More about Tunku Abdul Rahman Marine Park
Just off the coast of Kota Kinabalu 5 islands make up the Tunku Abdul Rahman Marine Park (TAR Park). From large to small the islands are Gaya, Manukan, Sapi, Mamutik and Sulug.
Of the 5, Manukan, Sapi and Mamutik are the top 3 most popular among daily island hoppers because of the white sandy beaches, BBQ buffets and snorkeling on the shallow corals.
Sulug, the smallest island with no facilities at all, is relative quiet and not often visited by tourists in general. It is, however, a favourite spot for divers exploring the depths of North Reef.
The 5th island, pulau Gaya, is 1,465ha of mostly undeveloped tropical jungle terrain, although hot spots of development dot the island near the beaches, including 2 resorts, Sabah Park’s head quarters and a dive station.
How to Get to the TAR Park Islands
The islands are techincally always open, however, getting there relies on ferry transportation, which, for safety reasons, usually doesn’t operate in bad weather, stormy conditions or when the sea is excessively choppy.
Ferries are available from 2 locations.
Public Ferries at Jessleton Point
- Return trip to 1 island: RM 35 per adult
- Return trip to 1 island: RM 25 per child
- Boats usually leave when they are full
- Excludes the Sabah Parks fee payable at your first island per day.
Sutera Harbour Marina
- Return trip to 1 island: RM 50 per adult
- Return trip to 1 island: RM 35 per child
- Boats leave every half hour from 08:30 – 15:30 and return from 10:00 – 17:00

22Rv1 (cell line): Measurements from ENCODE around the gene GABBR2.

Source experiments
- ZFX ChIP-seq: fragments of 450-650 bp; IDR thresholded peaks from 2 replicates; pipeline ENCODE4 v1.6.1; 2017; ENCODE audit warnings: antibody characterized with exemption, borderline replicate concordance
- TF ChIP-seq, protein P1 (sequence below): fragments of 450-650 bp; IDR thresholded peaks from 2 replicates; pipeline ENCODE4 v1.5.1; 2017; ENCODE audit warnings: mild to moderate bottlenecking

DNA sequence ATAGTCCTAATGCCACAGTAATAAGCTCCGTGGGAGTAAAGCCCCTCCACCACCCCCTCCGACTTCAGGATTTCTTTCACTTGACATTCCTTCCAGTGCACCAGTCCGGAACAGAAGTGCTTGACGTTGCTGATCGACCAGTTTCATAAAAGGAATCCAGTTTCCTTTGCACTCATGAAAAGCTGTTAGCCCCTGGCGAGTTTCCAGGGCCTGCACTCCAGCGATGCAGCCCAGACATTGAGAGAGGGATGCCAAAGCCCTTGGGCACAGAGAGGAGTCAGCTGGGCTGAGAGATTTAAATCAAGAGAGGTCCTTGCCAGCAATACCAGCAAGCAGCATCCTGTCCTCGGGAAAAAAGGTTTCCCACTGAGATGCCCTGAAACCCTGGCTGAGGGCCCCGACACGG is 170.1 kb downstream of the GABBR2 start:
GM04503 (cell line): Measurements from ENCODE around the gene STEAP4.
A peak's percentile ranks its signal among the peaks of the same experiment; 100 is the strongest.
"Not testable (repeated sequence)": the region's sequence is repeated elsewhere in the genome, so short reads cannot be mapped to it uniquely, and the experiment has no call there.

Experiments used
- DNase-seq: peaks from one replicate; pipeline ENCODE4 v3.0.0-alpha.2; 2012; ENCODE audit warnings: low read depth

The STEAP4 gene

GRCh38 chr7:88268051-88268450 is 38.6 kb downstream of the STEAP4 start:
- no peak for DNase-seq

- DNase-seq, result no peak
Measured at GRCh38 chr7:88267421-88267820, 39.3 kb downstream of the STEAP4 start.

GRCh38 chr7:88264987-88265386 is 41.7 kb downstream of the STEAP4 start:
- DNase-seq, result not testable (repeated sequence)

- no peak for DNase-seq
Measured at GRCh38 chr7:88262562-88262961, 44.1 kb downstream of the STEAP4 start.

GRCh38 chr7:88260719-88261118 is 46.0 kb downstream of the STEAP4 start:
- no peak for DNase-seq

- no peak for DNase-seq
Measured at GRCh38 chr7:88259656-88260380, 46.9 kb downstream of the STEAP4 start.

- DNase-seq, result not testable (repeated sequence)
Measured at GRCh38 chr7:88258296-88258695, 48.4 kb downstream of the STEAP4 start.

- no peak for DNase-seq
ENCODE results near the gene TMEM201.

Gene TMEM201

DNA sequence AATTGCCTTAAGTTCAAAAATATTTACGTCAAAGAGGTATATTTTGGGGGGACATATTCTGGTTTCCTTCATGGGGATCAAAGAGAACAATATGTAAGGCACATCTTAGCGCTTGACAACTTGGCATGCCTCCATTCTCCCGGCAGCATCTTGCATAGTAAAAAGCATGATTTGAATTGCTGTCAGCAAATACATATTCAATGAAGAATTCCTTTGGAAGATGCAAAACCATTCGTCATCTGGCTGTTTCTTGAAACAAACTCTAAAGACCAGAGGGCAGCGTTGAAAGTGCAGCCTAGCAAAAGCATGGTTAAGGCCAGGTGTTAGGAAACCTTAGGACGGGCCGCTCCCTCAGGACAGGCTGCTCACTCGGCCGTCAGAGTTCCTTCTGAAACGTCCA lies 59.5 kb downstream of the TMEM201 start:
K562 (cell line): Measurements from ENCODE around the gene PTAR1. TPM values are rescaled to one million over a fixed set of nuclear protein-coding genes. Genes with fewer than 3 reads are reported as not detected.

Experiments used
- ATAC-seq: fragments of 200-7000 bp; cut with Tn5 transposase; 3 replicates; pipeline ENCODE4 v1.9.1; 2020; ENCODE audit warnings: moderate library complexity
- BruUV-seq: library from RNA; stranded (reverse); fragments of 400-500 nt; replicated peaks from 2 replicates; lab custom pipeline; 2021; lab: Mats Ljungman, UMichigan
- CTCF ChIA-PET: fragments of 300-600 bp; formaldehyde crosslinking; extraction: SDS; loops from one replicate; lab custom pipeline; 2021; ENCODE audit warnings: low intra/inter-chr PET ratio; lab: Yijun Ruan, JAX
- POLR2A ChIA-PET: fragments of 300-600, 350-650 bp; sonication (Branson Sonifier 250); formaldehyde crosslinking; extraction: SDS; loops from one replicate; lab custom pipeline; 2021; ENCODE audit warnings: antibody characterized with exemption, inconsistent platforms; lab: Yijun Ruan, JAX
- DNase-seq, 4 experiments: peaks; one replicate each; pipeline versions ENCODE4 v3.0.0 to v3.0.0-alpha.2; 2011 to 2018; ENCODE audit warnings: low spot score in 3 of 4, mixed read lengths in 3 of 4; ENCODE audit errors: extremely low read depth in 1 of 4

Pulau Gaya is the largest in the park, although the most populated area of the island, a large water village facing the city, technically falls outside the park limits.
The rest of Gaya is largely undeveloped and is mountainous terrain covered with dense tropical forest.
Surprising numbers of wildlife inhabits the island including various bird species, monkeys, wild boar, snakes and lizards. Interesting plant and insect species abound.
There are 3 resorts on Gaya. The Gayana Eco Resort and Bunga Raya Resort are both hidden in coves facing away from the city, whilst the recently opened Gaya Island Resort is on what used to be Hornbill Bay not far from Gayana Eco Resort.
Along with the Sabah Parks headquarters in another cove along the island shore, lies the Downbelow dive station, a launching point for great diving around Gaya and in the rest of the park, as well as jungle trekking across the island.
Day Tripper Points of Interest
- Sabah Parks headquarters – starting point for Gaya island jungle trekking
- Snorkeling and diving excursions
Of all the islands in the park – resorts aside – Manukan island is the most developed.
It too has a resort, dive station, a few smaller shops, a restaurant and a regular beach BBQ.
It also has the nicest stretch of white sandy beach of all the islands, and relatively good coral coverage in slightly deeper waters where they are just beyond the trampling feet of marauding tourists.
Regular ferries by several operators serve the island, making Manukan very accessible. It’s nearest to Sutera Harbour Resort, a 10 minute journey, but is further from Jessleton Point, which will take 15 – 20 minutes to reach.
Day Tripper Points of Interest
- Long stretch of white, sandy beach;
- Easy 3km return trip jungle trekking path to Look Out Point at the island’s southern tip;
- Dive station for underwater adventures;
- Water sports option including fly fish, banana boat, jet skis and para-sailing;
- Fully equipped restaurant with local and international food;
- Beach BBQ buffet;
- Sundry shops and snorkeling equipment rental;